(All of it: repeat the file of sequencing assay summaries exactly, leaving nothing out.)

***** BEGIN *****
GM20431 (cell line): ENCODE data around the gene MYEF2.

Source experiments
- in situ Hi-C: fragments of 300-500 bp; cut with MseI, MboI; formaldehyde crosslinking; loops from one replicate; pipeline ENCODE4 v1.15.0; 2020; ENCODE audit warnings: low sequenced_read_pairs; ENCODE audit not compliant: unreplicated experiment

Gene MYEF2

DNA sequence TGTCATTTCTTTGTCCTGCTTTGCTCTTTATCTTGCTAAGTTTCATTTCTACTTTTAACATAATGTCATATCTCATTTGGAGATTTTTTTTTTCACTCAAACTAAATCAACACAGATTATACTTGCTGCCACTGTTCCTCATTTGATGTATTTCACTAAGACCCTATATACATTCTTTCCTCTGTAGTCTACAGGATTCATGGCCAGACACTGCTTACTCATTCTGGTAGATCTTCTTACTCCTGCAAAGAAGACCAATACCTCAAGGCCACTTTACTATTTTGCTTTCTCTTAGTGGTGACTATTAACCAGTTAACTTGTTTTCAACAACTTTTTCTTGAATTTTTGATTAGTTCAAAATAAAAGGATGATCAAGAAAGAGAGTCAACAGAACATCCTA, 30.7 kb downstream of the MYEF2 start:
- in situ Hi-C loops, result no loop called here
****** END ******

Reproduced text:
GM20431 (cell line): ENCODE data around the gene MYEF2.

Source experiments
- in situ Hi-C: fragments of 300-500 bp; cut with MseI, MboI; formaldehyde crosslinking; loops from one replicate; pipeline ENCODE4 v1.15.0; 2020; ENCODE audit warnings: low sequenced_read_pairs; ENCODE audit not compliant: unreplicated experiment

Gene MYEF2

DNA sequence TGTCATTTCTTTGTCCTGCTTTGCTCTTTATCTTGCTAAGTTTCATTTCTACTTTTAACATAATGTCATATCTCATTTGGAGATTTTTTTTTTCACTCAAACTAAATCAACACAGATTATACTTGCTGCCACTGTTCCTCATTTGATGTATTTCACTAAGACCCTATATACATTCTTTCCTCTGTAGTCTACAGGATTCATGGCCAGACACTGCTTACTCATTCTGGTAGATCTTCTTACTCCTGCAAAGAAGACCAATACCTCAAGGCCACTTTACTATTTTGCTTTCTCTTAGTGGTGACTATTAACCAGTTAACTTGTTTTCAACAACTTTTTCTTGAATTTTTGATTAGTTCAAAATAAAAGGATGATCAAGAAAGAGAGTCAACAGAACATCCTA, 30.7 kb downstream of the MYEF2 start:
- in situ Hi-C loops, result no loop called here